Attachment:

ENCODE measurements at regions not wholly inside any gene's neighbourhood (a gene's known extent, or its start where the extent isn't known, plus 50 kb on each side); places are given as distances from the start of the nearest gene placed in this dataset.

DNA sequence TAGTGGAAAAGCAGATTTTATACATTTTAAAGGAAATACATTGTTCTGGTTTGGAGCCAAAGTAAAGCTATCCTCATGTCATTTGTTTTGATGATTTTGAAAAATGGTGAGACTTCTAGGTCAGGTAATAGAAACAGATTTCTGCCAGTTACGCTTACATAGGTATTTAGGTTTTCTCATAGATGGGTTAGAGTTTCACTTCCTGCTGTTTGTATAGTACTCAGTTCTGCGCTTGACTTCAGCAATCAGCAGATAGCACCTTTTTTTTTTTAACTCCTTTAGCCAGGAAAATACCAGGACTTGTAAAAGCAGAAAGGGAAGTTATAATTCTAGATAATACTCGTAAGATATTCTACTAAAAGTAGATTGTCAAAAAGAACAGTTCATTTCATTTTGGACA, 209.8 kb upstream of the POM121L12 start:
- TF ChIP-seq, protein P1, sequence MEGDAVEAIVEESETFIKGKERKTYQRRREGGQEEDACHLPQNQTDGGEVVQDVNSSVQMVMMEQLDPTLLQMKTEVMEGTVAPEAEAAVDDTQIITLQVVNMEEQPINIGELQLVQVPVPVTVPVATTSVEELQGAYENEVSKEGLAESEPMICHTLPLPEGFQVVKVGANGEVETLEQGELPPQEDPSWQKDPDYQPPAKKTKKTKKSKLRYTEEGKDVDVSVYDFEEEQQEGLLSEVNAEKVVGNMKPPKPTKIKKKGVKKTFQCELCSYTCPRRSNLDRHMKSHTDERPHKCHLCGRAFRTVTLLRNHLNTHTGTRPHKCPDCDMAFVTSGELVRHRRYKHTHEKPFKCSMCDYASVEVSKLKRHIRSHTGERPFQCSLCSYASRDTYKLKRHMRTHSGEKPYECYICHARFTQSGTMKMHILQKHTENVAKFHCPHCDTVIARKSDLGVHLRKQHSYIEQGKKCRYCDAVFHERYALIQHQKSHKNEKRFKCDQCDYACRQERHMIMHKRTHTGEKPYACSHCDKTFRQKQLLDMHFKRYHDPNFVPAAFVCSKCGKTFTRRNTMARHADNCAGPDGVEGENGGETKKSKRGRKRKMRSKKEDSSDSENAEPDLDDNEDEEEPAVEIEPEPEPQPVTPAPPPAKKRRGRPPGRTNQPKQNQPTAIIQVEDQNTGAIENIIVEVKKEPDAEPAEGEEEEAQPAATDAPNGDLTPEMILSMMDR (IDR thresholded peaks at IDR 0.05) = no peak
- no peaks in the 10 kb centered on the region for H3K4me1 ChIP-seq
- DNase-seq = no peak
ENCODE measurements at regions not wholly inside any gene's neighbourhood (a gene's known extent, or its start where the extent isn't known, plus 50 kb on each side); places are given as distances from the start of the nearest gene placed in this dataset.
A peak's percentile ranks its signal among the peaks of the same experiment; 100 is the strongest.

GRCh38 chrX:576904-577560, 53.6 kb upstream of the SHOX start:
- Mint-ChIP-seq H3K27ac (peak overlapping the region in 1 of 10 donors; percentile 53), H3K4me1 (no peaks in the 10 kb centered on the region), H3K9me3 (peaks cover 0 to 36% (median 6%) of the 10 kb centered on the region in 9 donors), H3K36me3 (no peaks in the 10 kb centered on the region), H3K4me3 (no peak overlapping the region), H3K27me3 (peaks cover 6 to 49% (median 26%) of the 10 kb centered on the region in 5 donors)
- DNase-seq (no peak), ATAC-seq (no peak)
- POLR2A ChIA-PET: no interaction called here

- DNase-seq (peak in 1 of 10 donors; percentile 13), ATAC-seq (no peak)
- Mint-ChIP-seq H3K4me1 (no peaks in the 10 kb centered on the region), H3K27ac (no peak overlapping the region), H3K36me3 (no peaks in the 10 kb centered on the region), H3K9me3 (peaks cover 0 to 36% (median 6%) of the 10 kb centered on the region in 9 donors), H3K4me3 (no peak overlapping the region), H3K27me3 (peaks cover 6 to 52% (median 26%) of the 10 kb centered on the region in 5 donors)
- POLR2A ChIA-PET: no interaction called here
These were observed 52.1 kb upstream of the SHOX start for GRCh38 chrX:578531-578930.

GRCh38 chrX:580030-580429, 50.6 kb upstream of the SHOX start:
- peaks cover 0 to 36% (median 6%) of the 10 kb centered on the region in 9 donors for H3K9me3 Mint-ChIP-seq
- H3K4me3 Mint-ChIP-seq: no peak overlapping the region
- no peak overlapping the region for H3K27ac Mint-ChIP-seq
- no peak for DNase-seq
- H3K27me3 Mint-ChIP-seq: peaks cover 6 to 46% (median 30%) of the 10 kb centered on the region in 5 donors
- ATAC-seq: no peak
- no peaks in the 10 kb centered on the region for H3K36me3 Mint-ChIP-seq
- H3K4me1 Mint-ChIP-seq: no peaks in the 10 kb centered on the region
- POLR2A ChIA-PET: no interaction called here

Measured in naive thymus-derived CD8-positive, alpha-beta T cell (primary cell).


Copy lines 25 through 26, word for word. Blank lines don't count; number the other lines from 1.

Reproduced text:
- POLR2A ChIA-PET: no interaction called here

Measured in naive thymus-derived CD8-positive, alpha-beta T cell (primary cell).